“What happened to me on that day was actually life-altering,” Campbell told NBC 7 in an interview Thursday.
On July 26, 2014, Campbell was taking photographs as a spectator at a Zombie Walk event in downtown San Diego. In an instant, she became the victim of a hit-and-run when the driver of a black Honda Accord struck her near 2nd and Island avenues.
"There was a stoppage in the road with the car honking, so I'm of course going through this kind of quickly. I had the sense of being hit. I went down. I came to in a very chaotic environment,” Campbell recounted.
“I realized something bad had happened but I wasn't really clear of the details,” she continued.
The whole ordeal was recorded on cell phones by other spectators at the Zombie Walk.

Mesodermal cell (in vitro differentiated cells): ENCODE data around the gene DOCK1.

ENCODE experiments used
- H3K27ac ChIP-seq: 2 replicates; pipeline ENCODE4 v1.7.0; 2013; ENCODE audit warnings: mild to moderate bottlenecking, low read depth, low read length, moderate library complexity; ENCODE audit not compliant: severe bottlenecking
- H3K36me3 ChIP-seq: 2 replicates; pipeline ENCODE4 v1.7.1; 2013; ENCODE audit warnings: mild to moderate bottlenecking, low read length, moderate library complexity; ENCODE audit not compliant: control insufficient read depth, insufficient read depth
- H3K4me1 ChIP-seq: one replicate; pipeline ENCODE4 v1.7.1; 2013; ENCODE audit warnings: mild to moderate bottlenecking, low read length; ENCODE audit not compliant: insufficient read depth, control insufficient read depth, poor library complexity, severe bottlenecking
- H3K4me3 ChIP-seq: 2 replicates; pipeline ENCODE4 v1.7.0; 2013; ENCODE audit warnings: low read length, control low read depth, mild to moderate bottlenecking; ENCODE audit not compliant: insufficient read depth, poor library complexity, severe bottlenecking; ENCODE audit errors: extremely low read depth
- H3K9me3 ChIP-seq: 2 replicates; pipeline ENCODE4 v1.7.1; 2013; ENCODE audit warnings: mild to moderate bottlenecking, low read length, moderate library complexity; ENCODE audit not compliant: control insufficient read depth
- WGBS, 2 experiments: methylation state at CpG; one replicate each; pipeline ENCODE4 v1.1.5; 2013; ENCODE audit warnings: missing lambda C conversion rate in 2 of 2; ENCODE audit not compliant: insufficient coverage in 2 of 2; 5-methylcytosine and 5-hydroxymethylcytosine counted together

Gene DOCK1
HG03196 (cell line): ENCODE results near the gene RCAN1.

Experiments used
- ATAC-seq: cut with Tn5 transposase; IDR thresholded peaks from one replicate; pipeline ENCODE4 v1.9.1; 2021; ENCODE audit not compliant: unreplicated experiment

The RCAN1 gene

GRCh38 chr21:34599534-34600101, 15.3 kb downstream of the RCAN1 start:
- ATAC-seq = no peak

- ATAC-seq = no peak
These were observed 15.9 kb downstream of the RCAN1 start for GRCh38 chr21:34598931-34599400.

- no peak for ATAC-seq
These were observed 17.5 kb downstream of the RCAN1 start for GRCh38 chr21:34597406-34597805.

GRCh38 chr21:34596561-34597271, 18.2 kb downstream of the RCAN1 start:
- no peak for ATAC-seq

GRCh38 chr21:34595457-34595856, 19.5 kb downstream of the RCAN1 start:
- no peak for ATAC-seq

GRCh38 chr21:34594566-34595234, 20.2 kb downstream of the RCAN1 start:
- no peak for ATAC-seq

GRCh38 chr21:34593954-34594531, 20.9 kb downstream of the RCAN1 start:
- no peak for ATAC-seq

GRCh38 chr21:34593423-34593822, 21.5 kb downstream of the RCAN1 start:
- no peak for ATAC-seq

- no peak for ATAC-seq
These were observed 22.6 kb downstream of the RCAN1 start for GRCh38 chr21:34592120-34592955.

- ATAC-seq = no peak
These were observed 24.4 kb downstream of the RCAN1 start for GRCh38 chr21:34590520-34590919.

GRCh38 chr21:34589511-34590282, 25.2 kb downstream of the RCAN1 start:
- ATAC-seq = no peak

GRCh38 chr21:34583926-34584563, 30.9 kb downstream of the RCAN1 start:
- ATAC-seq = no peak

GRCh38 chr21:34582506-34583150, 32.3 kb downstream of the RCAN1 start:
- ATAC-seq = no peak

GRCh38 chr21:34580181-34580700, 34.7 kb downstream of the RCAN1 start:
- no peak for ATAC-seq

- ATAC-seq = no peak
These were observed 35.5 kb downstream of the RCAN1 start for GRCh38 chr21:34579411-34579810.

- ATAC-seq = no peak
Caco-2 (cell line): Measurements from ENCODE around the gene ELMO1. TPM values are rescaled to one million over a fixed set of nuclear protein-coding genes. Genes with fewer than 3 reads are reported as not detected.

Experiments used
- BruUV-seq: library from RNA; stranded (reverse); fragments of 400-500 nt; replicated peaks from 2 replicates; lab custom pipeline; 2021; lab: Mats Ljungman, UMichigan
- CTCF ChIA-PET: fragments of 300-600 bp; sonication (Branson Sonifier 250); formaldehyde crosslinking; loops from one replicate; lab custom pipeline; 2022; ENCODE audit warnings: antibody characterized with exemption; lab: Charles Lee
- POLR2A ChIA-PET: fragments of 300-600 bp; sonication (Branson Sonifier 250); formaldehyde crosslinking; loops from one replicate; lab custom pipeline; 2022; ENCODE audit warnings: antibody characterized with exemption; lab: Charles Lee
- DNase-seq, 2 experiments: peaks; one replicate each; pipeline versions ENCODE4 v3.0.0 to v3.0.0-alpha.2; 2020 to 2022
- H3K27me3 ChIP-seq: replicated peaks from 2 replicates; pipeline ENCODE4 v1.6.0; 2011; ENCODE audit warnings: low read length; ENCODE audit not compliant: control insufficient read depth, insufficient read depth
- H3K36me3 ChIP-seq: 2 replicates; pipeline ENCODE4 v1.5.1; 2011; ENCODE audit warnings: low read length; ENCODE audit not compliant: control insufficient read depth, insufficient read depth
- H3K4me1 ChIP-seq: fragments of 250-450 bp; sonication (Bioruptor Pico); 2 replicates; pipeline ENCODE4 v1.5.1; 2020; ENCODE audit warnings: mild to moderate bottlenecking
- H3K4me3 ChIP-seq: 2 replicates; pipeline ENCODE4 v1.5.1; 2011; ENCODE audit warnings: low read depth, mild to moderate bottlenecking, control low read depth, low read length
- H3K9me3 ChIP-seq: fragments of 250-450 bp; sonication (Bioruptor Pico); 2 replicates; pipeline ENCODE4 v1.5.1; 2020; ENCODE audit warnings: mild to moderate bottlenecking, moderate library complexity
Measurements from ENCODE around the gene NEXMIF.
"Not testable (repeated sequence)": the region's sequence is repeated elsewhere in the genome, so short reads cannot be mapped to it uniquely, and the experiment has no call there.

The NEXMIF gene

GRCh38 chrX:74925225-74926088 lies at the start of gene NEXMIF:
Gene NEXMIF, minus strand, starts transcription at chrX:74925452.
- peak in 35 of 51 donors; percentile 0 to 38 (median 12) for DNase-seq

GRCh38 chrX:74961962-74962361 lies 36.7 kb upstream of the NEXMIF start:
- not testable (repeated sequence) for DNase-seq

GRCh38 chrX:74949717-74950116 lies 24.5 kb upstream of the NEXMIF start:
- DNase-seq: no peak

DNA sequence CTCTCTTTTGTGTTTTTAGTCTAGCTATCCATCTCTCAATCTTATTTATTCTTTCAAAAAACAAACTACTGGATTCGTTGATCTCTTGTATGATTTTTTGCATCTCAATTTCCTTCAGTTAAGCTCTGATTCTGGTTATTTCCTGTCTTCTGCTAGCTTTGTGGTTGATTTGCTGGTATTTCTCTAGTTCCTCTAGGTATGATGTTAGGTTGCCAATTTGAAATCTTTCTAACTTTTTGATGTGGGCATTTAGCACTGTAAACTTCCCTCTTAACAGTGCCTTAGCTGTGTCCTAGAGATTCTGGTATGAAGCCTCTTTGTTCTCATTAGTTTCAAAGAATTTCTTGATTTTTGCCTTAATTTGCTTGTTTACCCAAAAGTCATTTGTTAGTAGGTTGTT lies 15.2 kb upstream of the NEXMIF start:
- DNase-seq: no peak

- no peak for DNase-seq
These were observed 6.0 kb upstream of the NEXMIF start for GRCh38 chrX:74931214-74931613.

It’s been eight months since the accident and even now Campbell says the footage is difficult to watch.
“The first time I watched it was very powerful for me. The audio was very powerful as well,” she said.
This week Campbell filed a lawsuit against the City of San Diego and Michael Pocci, the deaf driver charged in the hit-and-run. Pocci faces a felony count of reckless driving resulting in a serious injury.
He has pleaded not guilty, saying the crowd was out of control and he feared for his family's safety. During an interview with NBC 7, Pocci offered an apology to Campbell.
When asked how his explanation and apology made her feel, Campbell responded, "I really don't even have an opinion at this point.”
Today, Campbell says her focus is on healing the physical and emotional scars left behind by the accident.
"Emotionally it's altered who I was, who I used to be,” she explained. “I'm much more cautious; I don't feel as safe as I used to.”
“The ramifications and the impact – it’s been eight months and it’s challenging to do some things physically, emotionally,” she added.
Pocci faces three years in prison if convicted. He has filed a lawsuit against the City of San Diego for poor crowd control during the event.